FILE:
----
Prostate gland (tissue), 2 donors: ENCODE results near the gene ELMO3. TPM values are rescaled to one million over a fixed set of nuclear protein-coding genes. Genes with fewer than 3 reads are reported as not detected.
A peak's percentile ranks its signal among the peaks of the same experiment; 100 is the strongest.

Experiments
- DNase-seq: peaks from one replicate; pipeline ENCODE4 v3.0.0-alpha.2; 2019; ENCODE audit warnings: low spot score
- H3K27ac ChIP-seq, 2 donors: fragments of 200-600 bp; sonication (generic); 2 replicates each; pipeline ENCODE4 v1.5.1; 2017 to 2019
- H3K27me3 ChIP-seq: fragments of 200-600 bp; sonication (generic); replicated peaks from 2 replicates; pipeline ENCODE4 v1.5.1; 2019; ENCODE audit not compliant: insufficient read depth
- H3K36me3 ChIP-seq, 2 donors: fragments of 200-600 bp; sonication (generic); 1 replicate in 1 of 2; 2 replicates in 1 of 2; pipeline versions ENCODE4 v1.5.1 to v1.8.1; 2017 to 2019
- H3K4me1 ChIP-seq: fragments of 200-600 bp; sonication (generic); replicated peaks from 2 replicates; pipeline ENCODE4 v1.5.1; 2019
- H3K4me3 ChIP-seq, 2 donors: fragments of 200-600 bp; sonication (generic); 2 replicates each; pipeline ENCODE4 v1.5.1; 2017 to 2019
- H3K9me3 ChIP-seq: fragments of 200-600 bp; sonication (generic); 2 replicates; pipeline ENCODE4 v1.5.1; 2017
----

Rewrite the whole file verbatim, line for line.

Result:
Prostate gland (tissue), 2 donors: ENCODE results near the gene ELMO3. TPM values are rescaled to one million over a fixed set of nuclear protein-coding genes. Genes with fewer than 3 reads are reported as not detected.
A peak's percentile ranks its signal among the peaks of the same experiment; 100 is the strongest.

Experiments
- DNase-seq: peaks from one replicate; pipeline ENCODE4 v3.0.0-alpha.2; 2019; ENCODE audit warnings: low spot score
- H3K27ac ChIP-seq, 2 donors: fragments of 200-600 bp; sonication (generic); 2 replicates each; pipeline ENCODE4 v1.5.1; 2017 to 2019
- H3K27me3 ChIP-seq: fragments of 200-600 bp; sonication (generic); replicated peaks from 2 replicates; pipeline ENCODE4 v1.5.1; 2019; ENCODE audit not compliant: insufficient read depth
- H3K36me3 ChIP-seq, 2 donors: fragments of 200-600 bp; sonication (generic); 1 replicate in 1 of 2; 2 replicates in 1 of 2; pipeline versions ENCODE4 v1.5.1 to v1.8.1; 2017 to 2019
- H3K4me1 ChIP-seq: fragments of 200-600 bp; sonication (generic); replicated peaks from 2 replicates; pipeline ENCODE4 v1.5.1; 2019
- H3K4me3 ChIP-seq, 2 donors: fragments of 200-600 bp; sonication (generic); 2 replicates each; pipeline ENCODE4 v1.5.1; 2017 to 2019
- H3K9me3 ChIP-seq: fragments of 200-600 bp; sonication (generic); 2 replicates; pipeline ENCODE4 v1.5.1; 2017